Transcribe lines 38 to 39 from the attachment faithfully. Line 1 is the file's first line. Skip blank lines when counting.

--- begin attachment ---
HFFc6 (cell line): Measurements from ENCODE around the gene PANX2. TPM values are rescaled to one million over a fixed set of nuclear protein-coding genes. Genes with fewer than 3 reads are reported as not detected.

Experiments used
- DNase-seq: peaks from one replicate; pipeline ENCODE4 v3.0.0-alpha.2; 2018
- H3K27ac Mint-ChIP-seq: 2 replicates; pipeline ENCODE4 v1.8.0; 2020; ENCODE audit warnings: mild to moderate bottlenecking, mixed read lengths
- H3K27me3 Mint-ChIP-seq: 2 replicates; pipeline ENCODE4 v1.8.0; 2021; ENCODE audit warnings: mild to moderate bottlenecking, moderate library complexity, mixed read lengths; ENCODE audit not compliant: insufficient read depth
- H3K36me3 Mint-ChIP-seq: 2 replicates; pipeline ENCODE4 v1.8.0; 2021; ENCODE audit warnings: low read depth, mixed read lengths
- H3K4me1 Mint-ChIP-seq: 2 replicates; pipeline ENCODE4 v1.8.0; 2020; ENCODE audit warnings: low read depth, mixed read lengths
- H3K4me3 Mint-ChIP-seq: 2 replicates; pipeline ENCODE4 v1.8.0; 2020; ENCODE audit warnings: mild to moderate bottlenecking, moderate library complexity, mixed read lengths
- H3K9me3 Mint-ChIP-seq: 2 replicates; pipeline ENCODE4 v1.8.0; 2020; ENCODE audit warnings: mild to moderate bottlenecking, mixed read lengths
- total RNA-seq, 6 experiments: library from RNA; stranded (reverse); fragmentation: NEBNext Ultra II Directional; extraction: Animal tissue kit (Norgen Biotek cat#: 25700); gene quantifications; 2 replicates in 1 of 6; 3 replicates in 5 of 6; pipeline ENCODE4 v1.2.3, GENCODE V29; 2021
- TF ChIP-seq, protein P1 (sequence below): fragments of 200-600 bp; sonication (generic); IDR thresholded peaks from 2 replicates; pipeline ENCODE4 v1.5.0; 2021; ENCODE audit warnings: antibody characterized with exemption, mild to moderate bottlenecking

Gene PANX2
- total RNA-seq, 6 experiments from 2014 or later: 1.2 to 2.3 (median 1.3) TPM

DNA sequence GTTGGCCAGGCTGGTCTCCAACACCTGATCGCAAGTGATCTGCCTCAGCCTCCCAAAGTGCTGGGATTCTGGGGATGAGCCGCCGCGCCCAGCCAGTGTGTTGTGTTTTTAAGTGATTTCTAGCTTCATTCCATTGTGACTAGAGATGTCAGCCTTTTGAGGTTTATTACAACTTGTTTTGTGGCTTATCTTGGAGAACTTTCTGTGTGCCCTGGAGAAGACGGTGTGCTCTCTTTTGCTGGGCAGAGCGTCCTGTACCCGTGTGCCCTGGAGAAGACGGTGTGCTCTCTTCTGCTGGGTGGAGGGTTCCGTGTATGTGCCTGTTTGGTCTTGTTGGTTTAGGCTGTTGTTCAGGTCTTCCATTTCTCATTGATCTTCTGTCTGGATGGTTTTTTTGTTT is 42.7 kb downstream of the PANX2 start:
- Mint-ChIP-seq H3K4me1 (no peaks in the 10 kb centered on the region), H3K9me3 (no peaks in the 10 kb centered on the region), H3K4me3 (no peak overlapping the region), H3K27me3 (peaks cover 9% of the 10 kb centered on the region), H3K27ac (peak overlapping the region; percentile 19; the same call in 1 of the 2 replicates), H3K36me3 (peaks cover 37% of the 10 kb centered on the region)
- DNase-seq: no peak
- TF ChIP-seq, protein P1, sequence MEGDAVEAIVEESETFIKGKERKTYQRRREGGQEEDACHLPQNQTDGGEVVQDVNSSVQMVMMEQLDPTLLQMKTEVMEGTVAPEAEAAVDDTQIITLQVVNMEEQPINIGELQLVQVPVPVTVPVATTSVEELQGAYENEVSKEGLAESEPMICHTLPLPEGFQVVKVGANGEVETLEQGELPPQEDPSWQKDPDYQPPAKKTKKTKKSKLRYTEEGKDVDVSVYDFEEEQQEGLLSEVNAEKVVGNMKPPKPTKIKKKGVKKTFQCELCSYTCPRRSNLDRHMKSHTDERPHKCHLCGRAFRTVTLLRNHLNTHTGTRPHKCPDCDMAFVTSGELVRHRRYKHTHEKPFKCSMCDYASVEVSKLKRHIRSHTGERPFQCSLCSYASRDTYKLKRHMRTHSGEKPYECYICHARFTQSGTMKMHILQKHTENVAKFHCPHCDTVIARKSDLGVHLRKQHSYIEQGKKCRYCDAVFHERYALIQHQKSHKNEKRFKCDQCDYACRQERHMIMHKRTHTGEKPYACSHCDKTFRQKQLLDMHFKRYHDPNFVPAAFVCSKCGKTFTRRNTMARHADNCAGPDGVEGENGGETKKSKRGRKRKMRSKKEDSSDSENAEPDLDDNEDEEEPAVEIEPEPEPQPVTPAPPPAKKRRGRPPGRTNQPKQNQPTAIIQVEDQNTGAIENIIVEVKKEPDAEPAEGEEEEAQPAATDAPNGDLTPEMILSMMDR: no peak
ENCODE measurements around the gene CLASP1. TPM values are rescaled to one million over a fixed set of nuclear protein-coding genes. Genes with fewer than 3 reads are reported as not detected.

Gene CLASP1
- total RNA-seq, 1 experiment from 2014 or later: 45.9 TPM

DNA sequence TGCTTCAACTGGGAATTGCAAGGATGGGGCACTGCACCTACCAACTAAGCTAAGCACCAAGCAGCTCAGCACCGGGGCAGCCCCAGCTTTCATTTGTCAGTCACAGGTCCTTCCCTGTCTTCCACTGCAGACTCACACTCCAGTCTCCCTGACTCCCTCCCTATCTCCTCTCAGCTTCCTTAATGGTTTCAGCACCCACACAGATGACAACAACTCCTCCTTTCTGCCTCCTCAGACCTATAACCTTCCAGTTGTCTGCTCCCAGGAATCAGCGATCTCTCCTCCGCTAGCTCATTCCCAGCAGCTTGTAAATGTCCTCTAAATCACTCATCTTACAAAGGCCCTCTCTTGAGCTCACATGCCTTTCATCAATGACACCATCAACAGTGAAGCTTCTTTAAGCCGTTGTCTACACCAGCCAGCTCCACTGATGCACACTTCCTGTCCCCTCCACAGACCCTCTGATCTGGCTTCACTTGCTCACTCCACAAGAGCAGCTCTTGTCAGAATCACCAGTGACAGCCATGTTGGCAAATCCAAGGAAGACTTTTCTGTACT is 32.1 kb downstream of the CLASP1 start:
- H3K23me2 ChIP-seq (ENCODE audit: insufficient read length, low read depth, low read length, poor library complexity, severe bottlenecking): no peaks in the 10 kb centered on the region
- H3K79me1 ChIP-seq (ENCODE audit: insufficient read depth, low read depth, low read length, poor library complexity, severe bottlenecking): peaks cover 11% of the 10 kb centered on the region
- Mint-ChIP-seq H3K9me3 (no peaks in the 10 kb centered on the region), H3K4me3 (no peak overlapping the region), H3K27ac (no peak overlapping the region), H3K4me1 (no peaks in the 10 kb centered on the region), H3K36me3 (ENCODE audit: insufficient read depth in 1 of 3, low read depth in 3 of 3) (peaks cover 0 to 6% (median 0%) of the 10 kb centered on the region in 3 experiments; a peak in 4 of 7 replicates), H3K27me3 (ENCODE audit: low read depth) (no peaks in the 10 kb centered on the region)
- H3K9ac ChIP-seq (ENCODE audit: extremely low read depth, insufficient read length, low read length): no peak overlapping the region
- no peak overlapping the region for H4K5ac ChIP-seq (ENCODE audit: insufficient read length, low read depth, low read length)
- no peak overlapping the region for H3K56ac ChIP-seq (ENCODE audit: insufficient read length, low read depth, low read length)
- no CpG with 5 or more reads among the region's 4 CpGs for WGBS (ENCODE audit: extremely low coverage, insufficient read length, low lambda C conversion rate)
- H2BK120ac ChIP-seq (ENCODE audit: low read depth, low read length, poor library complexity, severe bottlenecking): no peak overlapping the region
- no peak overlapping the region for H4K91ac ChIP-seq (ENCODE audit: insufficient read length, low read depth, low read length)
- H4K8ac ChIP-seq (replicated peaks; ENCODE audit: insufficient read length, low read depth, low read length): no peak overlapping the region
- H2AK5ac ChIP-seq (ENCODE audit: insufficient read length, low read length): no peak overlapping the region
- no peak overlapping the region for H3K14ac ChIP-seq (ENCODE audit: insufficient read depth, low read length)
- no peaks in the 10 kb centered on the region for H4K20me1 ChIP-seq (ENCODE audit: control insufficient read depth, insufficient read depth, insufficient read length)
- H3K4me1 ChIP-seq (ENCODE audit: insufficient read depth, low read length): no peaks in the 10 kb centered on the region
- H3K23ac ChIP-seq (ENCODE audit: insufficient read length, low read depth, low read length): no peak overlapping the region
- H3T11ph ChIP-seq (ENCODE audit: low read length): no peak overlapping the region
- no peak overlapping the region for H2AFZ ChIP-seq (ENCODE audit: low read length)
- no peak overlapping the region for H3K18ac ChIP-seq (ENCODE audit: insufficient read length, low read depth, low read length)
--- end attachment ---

- no peak overlapping the region for H2AFZ ChIP-seq (ENCODE audit: low read length)
- no peak overlapping the region for H3K18ac ChIP-seq (ENCODE audit: insufficient read length, low read depth, low read length)